Photo courtesy of <a href="http://vaping360.com/" target="_blank">http://vaping360.com</a>.

Photo courtesy of http://vaping360.com.

Proposed law would raise age limit for tobacco sales in WA

Lawmakers cite health concerns over tobacco and vape products

By Madeline Coats, WNPA Olympia News Bureau

A proposed law requested by State Attorney General Bob Ferguson and the Department of Health would raise the minimum legal age of sales for tobacco and vapor products in Washington from 18 to 21.

The bill, HB 1074, was co-sponsored by a bipartisan group of 11 representatives and introduced by House Minority Leader Rep. Paul Harris (R-Vancouver).

HB 1074 would prohibit the purchase of tobacco and vapor products for any person under age 21. The current age limit is set at 18 years old.

The prefiled bill intends to decrease the number of eligible buyers in high school in order to reduce students’ access to tobacco products. The text of the bill states that jurisdictions across the country have been increasing the age of sale to 21, and at least six states and 350 cities and counties have raised the legal sales age.

John Smith from Driftwood Vapor in Lacey explains that the proposed bill is a good idea, but won’t accomplish much. When Smith was underage, he said it was easy to purchase tobacco products.

“It will probably reduce underage usage,” Smith said. “It won’t be eliminated, though.” Smith also believes that adolescents and young adults will find a way to access tobacco regardless of age restrictions.

The Institute of Medicine, a non-profit organization that offers advice on issues related to health, agrees with the public health implications of raising the age of legal access to such products. According to the institute, among adult daily smokers, about 90 percent report their first use of cigarettes before age 19.

The institute argues that increasing the minimum legal age would likely prevent or delay the use of tobacco products by adolescents and young adults. The committee predicts that increasing the age of purchase will reduce tobacco use initiation among teenagers and improve the health of Americans.

The National Center on Addiction and Substance Abuse addresses the heightened risk of addiction to nicotine for adolescents and the negative effects on the development of the cerebral cortex and hippocampus. The center’s scientific studies of the brain have shown that humans are highly vulnerable to addictive substances until age 25.

According to the Centers for Disease Control and Prevention, tobacco use causes approximately 6 million deaths per year. The CDC reports that in Washington state, over $2.8 billion in health care costs can be directly attributed to the use of tobacco.

Photo courtesy of http://vaping360.com.

More in News

For veterans, there’s no better cause to push than helping other vets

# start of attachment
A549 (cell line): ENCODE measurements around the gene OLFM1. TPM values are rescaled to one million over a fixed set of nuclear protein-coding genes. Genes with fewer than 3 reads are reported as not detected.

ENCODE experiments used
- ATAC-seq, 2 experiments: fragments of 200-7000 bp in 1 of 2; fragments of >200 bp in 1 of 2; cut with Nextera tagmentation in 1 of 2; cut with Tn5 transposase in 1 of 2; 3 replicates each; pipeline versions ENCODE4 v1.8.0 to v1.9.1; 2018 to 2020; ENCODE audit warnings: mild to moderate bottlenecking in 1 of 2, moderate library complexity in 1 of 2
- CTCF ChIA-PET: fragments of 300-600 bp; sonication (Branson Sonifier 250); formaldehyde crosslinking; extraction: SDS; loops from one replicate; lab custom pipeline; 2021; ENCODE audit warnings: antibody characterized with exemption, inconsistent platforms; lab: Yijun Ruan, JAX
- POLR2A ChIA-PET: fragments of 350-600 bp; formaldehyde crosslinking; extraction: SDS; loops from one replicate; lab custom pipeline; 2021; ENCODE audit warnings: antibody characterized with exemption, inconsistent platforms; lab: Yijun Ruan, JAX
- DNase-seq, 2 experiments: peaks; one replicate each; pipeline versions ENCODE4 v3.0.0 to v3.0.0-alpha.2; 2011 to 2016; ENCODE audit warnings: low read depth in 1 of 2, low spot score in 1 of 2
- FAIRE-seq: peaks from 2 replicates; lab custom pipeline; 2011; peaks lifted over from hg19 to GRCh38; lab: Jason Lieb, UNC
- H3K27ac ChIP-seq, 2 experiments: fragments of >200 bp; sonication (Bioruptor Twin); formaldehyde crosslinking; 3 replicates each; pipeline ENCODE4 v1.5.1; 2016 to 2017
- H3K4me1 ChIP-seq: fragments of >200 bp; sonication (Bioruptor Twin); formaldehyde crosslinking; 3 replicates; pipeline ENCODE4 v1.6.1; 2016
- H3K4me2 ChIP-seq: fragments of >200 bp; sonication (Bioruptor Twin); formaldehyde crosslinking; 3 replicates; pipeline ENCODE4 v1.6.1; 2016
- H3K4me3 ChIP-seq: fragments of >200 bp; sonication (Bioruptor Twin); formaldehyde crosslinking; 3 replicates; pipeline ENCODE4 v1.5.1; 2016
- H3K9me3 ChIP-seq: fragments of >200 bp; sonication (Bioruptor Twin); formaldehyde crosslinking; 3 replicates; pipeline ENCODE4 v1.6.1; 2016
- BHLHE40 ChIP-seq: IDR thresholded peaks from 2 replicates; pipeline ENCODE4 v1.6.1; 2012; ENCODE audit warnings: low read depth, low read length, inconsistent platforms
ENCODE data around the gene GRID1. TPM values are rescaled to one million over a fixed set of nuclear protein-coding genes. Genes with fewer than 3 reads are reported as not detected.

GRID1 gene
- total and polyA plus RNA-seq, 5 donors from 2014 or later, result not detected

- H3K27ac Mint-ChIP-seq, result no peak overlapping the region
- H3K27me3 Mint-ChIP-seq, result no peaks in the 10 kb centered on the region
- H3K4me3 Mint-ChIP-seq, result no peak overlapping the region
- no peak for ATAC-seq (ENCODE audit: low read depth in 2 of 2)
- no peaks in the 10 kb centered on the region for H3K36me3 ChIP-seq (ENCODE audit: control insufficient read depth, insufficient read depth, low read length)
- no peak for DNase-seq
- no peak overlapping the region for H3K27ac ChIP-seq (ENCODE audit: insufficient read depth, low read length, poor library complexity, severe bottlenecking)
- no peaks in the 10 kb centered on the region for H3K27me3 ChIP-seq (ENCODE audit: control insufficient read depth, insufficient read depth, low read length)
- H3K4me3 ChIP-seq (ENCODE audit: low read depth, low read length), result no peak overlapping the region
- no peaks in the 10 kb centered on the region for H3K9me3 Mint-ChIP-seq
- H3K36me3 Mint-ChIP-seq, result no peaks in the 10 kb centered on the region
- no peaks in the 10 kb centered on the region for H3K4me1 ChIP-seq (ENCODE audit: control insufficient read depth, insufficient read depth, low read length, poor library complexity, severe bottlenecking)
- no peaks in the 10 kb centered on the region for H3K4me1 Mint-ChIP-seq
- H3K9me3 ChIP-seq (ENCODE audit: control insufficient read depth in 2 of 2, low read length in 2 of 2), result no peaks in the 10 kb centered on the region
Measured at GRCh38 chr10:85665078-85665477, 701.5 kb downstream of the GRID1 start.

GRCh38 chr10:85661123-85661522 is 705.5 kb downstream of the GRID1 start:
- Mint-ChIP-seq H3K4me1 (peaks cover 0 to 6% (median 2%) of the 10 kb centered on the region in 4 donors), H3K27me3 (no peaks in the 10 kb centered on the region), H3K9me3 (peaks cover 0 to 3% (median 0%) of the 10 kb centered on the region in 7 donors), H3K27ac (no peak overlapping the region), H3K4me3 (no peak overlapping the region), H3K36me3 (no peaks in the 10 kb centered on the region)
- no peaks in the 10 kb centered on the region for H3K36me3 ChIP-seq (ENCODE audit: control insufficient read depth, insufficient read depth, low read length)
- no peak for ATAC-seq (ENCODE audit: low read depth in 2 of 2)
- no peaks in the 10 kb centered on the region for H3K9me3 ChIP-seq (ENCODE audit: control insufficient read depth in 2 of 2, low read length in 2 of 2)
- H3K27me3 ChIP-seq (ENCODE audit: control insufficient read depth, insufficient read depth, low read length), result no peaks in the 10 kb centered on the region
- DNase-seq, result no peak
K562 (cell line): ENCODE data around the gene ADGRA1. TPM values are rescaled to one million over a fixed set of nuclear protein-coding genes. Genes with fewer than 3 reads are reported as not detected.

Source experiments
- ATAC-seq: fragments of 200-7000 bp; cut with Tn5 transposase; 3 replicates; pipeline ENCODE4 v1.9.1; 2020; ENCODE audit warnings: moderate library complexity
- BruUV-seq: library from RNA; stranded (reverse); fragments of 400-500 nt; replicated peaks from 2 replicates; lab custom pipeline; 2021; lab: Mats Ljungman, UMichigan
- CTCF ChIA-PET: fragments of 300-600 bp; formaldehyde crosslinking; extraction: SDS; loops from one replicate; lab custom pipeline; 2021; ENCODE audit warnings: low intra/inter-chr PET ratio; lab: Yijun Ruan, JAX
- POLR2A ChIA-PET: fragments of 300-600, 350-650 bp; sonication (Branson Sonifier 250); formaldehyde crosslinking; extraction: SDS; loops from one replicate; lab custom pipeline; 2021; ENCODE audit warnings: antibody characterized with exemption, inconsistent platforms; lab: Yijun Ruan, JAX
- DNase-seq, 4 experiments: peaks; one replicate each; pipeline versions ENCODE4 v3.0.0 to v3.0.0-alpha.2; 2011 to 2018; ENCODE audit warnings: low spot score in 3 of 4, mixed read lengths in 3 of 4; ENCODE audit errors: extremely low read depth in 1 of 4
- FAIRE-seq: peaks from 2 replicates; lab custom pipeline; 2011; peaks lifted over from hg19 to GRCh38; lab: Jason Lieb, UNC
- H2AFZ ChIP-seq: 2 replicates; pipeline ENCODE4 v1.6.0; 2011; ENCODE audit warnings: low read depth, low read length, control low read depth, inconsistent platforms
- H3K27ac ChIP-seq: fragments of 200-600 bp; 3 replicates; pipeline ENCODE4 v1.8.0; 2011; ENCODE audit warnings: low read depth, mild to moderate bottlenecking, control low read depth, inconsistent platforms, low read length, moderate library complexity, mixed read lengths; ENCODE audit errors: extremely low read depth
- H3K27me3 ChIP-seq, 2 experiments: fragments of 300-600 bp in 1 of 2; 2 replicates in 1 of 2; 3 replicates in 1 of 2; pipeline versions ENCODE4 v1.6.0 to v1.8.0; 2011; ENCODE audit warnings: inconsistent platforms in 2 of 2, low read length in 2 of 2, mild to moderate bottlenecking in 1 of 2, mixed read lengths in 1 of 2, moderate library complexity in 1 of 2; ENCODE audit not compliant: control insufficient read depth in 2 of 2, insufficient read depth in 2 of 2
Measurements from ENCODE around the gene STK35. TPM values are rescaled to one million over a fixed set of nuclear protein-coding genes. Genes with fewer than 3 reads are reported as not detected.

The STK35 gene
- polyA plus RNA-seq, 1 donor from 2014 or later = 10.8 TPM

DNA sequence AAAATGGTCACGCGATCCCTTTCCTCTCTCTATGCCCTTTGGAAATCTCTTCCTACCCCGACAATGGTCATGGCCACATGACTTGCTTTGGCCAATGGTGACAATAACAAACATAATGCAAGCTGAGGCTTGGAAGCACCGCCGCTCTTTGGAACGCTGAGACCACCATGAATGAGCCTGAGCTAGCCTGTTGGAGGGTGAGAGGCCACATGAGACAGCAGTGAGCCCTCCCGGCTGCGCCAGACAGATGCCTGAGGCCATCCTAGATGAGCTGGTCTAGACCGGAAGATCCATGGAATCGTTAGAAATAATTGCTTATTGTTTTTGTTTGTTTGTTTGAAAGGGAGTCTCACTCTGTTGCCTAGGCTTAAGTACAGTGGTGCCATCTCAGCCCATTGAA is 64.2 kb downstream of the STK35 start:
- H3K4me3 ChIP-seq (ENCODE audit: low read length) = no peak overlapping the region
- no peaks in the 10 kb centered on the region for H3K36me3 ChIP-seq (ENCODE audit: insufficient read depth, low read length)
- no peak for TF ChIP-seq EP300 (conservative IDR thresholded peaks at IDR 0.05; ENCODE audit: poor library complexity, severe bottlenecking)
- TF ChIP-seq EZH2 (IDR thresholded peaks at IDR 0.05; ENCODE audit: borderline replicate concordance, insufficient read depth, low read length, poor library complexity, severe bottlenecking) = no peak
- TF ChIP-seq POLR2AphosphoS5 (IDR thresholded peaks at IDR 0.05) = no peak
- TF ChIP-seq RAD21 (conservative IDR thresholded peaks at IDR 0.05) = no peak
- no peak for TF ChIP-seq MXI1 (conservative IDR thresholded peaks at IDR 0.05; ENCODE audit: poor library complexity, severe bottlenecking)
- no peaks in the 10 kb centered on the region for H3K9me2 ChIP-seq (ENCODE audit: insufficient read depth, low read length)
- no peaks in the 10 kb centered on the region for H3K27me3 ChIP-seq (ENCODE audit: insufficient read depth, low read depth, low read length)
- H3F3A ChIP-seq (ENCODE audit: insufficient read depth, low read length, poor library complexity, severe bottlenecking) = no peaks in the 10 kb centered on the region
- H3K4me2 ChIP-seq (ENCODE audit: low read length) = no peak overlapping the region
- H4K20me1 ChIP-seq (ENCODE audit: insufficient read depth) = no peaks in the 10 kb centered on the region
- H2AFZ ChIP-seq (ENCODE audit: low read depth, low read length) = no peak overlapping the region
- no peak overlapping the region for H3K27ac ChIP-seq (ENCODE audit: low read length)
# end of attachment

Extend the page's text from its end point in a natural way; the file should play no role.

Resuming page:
Jim Curtis and Mark Gorman are two of many veteran advocates on the Eastside.

Snoqualmie Valley Food Bank team members, from left, volunteers Don and Carolyn DeVolder, Mount Si High School sophomore Shira Shecter, volunteer Becky Sydnor, Operations Manager Heather Walsh, Teri Wood, Mickey Martindale, and Debbie Rowley with Mount Si freshman daughter Ellie. Natalie DeFord/staff photo
Snoqualmie Valley Food Bank needs volutneers

Donations also needed, specifically Thanksgiving side dishes.

Desi Cuddihy’s fourth-grade students welcome veterans, including Navy veterans Mark and Angie Kennedy (center) as they enter the Snoqualmie Elementary Veterans Day assembly on Nov. 8. Madison Miller / staff photo
Snoqualmie Elementary fourth graders honor veterans with annual assembly

Desi Cuddihy’s fourth graders host a Veterans Day breakfast and assembly for the 11th year.

Political activist Tim Eyman campaigns for Initiative 976 on Nov. 5 in downtown Bellevue. The initiative promised $30 car tabs while functionally eliminating the ability of agencies like Sound Transit to raise taxes for its projects. Photo by Aaron Kunkler
Election analysis: Eastside cities largely voted against I-976

Most Eastside cities weren’t swayed by I-976, though more voters approved it than the county average.

A King County judge found the company misled customers into thinking it was a charity. Photo courtesy of the state Attorney General’s office
Judge rules Value Village deceived customers

The King County judge found the company misled customers into thinking it was a charity.

The Snoqualmie Valley Veterans Memorial recognizes all veterans from the Valley. Natalie DeFord/staff photo
Veterans Day recognized in the valley

Events celebrate local service members, past and present.

Mary-Lee Johnson’s North Bend Elementary kindergarten class of 1998 made a message in a bottle. It was found 21 years later. Photo courtesy of Mary-Lee Johnson
Message in a bottle found 21 years later

The bottle traveled over 3,000 miles; found off the coast of Bird Island 21 years later.

King County will challenge legality of I-976

County Executive Dow Constantine: ‘We must clean up another mess that Tim Eyman has created for our state, our region, and our economy’

Dariel Norris and Gene Pollard run for Public Hospital District 4 Commissioner Position 2. Courtesy photos
Norris leads in Hospital District 4 race

Preliminary General Election results.

Most Read